HBO’s breakout hit TV show Insecure is back for another season and the Internet is back at with the #TeamLawrence vs #TeamIssa and now #TeamTasha debates. On one hand you have the sistas who see themselves in Issa and Lawerence’s relationship. They were there to hold a man down even when he was broke and broken, but when things didn’t improve, they acted on their feelings in a passive-aggressive way, and did something that damaged the relationship beyond repair. These sistas cry foul and claim men at *ish because Lawerence was unable to forgive Issa and instead of talking it out, got his ego (and something else) stroked with a rebound romp in the sheets with Tasha.
#TeamLawrence folks claim that women don’t know how to support a man when he’s down. Lawrence was just depressed, they said, and Black women just don’t know how to stand by their king when he’s acting like a pauper. When a woman cheat on a man, they claim, his ego is bruised and he needs to find a woman who can love him through his ups and downs.
Now this season shows the aftermath of both of their decisions, including an awkward “let’s hook up but we aren’t gonna talk about what it means naw I’m not getting back together with you” moment. It’s all a big, hot mess.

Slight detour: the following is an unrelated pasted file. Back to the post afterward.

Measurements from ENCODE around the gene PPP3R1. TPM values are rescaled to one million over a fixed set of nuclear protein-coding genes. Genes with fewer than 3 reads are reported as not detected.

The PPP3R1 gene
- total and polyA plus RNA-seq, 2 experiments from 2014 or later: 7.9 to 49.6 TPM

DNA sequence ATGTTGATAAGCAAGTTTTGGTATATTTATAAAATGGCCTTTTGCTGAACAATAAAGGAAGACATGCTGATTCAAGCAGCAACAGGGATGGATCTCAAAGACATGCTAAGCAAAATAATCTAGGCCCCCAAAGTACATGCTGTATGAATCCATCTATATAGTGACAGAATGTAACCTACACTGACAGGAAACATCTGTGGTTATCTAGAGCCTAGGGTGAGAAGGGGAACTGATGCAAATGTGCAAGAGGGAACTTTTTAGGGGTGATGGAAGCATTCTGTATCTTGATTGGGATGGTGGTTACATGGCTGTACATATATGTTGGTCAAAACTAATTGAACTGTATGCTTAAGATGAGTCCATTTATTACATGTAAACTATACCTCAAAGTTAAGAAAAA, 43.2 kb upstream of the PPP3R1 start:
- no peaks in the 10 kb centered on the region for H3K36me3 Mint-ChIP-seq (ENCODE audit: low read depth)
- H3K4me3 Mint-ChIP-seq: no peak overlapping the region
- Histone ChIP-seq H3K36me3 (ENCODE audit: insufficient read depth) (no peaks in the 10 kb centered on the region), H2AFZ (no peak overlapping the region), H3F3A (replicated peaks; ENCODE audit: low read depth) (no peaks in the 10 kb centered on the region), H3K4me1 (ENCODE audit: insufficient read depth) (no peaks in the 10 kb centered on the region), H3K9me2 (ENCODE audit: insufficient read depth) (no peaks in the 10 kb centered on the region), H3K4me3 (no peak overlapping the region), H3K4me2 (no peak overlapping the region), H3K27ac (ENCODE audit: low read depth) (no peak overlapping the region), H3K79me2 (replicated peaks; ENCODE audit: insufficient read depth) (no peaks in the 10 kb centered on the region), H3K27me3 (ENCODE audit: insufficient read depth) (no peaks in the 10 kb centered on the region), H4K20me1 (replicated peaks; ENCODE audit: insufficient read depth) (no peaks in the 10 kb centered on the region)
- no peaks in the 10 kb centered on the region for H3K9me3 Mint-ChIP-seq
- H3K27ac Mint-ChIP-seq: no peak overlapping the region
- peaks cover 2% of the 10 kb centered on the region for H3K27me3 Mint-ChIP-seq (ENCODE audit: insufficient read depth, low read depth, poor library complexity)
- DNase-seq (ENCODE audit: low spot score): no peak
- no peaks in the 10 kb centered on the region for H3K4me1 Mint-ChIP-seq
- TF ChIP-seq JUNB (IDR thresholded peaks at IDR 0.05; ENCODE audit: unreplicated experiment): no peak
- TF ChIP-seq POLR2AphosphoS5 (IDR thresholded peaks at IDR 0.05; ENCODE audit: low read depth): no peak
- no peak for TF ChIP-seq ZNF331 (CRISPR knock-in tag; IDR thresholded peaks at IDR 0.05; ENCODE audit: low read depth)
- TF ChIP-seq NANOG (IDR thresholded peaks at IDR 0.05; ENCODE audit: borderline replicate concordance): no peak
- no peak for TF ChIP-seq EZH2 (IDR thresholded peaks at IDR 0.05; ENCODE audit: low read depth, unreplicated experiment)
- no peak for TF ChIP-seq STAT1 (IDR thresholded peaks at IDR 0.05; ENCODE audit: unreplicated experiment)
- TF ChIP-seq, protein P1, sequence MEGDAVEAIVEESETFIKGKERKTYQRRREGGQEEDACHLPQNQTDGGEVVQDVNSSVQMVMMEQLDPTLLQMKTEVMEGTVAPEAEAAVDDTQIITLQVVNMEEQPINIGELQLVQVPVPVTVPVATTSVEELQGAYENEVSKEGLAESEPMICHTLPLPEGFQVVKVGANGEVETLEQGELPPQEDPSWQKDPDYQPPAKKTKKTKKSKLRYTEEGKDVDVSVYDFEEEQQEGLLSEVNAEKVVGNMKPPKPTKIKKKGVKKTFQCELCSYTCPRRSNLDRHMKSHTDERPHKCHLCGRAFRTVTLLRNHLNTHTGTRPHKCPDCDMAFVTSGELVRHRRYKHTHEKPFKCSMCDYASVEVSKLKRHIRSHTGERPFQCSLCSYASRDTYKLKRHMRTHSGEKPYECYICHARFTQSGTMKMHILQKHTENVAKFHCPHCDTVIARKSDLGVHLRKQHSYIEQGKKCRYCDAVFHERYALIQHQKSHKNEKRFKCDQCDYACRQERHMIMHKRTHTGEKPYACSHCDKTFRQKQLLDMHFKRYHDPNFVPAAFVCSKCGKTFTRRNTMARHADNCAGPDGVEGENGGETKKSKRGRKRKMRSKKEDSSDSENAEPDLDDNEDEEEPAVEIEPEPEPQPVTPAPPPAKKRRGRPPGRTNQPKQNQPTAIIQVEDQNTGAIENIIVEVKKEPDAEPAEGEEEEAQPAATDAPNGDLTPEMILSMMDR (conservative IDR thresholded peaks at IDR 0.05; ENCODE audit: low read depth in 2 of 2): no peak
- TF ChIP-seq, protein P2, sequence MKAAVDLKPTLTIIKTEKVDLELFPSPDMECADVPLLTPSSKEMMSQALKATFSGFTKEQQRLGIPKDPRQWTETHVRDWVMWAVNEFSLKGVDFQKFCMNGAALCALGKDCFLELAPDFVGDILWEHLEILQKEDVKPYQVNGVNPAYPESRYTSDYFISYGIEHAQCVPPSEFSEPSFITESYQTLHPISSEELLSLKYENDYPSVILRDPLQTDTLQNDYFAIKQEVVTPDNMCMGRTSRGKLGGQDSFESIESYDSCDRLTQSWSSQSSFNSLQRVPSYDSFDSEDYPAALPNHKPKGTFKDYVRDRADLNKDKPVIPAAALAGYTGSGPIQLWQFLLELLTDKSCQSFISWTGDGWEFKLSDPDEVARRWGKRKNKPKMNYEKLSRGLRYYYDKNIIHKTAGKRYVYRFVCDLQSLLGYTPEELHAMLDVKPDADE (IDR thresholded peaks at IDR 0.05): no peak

I get why it’s causing such a buzz. But everyone is talking about this relationship from the perspective of their own experiences. I want change the conversation and offer another perspective as a dating coach and one of the top relationship experts for professional Black women.
#TruthBomb: Issa and Lawrence didn’t have to breakup if they knew these 3 things:
- Awareness about your attachment style will keep you from “acting out”
Authors Amir Levine, M.D. and Rachel S. F. Heller, M.A. say attachment theory can explain how we connect with another person and how we define love.
For example, the anxious attachment style is characterized by an intense drive to become connected to your partner early on in a relationship. With this relationship style, you feel anxious at the slightest sign that your partner doesn’t want to be close to you and you spend a lot of time overthinking every little thing!
On the other hand, a person who is avoidant desires intimacy but feels suffocated when someone gets too close to and will suddenly pull away. When there are relationship problems, instead of talking it out, they act out, transferring feelings of anger, guilt and/or fear onto their partners, even using an affair to end a relationship instead of being direct about her needs.
Both of these styles create insecurity in a relationship and cause each person to act out to reestablish contact with the partner and get their needs met. Levine and Heller give several examples of acting out including:
- Obsessively calling, texting, or stalking someone on social media or in real life to try to reconnect
- Withdrawing: sulking, shutting down, ignoring phone calls or attempts to talk
- Tit for tat: tracking how long it takes for him to call you back and then doing the same thing to them; waiting for them to make the first move, or apologize first before having a talk about what happened (and usually no one does!)
- Contempt: rolling your eyes, turning away from your partner when they talk, getting up and walking out, getting violent.